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How to Give Tough Feedback

Here's one short coaching tip you can action immediately. Today's post takes about 2 minutes to read. This is about giving tough but constructive feedback which is one of the most important leadership and management skills.

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The Tip

Ever had to give some difficult feedback to a colleague or a member of staff? Maybe their negativity in meetings is dispiriting for everyone. Or maybe they are saying inappropriate things. It’s never easy to broach these kinds of issues. Do it clumsily and you might make the situation much worse and cause more upset along the way. But if you don’t do it at all, you can watch morale slip away.

Maybe it is time to use BOFF.

BOFF stands for Behaviour, Outcomes, Feelings, Future and it is a brilliant way to deliver difficult feedback in a way that makes sure the person hears it, while also being positive.

You simply work through each of the stages as you describe what you see. For example:

“I need to talk to you about the way you are behaving in meetings. You are being negative and it has become a bit of a habit.”

“This is making it difficult for everyone else to be as enthusiastic as they want to be, because you are creating a negative mood. That’s not a good outcome for anyone. Especially you.”

“When you do this I feel really sad. I think other people in the team feel sad too. And there is a risk they won’t want to work with you anymore.”

“I don’t want that. And I am sure you don’t want that. So in future I want you make a conscious effort to say something positive at the start of each meeting. I think you’ll find it transforms the way people respond to you.”

It can take a little practice to do this right. And you often have to deal with interruptions and excuses. But, it works like a charm, so stay calm and keep going.

You’ll be giving tough feedback like the best of them in no time 💪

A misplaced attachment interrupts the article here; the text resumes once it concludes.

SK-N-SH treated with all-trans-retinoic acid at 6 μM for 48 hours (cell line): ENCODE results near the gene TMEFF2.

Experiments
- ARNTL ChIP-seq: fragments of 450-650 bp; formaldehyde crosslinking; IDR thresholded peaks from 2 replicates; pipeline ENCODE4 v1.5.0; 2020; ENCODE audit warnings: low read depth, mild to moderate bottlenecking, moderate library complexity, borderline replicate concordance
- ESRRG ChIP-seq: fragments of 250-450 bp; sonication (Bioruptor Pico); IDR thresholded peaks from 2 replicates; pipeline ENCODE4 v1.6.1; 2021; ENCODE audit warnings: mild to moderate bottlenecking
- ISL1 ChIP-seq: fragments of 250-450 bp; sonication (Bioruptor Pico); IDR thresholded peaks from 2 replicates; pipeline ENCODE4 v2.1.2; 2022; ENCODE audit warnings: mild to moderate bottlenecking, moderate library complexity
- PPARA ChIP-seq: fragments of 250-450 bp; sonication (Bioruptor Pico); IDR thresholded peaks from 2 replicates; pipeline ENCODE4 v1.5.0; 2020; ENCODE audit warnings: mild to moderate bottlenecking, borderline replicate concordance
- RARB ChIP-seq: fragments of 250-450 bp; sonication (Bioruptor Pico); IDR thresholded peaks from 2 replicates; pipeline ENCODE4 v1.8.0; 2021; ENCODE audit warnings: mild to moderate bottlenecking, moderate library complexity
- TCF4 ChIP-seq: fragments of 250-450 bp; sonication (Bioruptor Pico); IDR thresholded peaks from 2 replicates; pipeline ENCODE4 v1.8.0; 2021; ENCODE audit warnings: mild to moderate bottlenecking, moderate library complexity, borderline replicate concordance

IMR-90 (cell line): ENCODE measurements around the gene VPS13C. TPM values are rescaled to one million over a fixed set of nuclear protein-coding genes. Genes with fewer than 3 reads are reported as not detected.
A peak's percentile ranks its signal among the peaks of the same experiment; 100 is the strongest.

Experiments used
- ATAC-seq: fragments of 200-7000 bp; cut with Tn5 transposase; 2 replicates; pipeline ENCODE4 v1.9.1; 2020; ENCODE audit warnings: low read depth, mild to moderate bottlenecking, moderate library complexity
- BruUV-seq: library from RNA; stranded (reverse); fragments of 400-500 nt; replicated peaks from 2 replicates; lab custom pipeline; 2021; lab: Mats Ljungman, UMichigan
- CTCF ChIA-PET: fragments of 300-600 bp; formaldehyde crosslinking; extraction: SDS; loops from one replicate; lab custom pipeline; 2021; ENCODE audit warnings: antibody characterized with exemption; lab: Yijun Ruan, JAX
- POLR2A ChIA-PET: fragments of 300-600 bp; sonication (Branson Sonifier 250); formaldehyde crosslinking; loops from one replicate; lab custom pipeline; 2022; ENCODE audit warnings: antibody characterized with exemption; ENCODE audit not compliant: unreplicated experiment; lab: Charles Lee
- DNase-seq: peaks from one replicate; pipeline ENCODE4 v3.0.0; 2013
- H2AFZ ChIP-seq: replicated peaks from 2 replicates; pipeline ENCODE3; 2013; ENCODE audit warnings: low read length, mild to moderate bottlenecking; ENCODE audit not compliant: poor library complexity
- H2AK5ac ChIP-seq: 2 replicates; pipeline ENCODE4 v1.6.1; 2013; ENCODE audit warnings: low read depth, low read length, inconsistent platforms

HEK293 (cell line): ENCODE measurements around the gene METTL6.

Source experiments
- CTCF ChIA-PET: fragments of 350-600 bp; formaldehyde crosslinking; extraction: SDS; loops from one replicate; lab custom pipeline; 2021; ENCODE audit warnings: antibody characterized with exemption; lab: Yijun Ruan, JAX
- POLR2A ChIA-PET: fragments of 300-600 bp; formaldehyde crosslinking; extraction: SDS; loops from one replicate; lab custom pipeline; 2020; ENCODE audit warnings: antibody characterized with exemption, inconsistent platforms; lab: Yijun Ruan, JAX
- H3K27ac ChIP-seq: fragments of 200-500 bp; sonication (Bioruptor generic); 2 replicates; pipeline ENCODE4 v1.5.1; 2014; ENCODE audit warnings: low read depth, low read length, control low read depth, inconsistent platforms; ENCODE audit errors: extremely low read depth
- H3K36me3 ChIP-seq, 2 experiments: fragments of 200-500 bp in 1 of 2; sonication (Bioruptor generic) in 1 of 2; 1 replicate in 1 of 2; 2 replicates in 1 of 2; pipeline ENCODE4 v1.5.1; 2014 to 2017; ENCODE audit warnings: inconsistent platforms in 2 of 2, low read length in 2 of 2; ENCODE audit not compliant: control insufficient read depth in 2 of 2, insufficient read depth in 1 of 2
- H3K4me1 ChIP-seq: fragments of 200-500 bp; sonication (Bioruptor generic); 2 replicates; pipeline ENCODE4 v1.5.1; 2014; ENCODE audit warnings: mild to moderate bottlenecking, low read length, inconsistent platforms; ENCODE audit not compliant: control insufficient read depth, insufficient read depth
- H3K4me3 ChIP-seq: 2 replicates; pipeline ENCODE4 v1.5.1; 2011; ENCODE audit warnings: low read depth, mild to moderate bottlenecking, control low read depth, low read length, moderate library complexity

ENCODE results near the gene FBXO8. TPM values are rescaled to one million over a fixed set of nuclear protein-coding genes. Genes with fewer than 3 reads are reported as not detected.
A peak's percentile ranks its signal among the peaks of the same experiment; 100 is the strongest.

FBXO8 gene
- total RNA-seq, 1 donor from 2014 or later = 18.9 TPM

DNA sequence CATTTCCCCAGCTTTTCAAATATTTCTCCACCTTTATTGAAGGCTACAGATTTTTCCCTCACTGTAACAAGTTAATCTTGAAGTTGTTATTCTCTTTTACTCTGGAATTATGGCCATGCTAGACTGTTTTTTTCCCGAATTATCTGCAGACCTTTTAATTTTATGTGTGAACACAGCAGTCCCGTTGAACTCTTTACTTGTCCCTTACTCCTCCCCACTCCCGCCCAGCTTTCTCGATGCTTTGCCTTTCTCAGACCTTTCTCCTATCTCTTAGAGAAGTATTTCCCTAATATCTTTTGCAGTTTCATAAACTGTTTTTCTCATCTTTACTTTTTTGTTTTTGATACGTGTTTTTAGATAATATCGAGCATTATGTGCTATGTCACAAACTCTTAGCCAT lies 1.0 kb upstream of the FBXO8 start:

How it Works

There are three elements to this technique that help it to work effectively:

  • it establishes a feedback relationship

  • it provides the feedback in a neutral way

  • it gives clarity both of the situation and of the future expectation.

To make it work really well it can be helpful to first have a little pre-amble. To have a short "talking about talking" conversation.

It you take a moment to say that you want to have a conversation about how things are going, and you get consent for that, you increase the chances of it working well.

In my experience, even if this doesn't go perfectly, it is better than doing nothing at all.

If You Are Coaching Someone

It is common for clients to have a difficult relationship at work with at least one person. Someone we find it hard to be natural and honest with.

Exploring the psychology of these relationships is some of the core work of leadership coaching. It can take multiple sessions, but can be transformative.

A technique like this is only dealing with the surface tensions, but it can start to change the dynamic and give the client a little more confidence.

Often I roleplay it with the client so they can rehearse the structure and even the actual words they want to use.

Finally, I always make sure to ask "and when will you do this?".

This is crucial to help the client commit to action.

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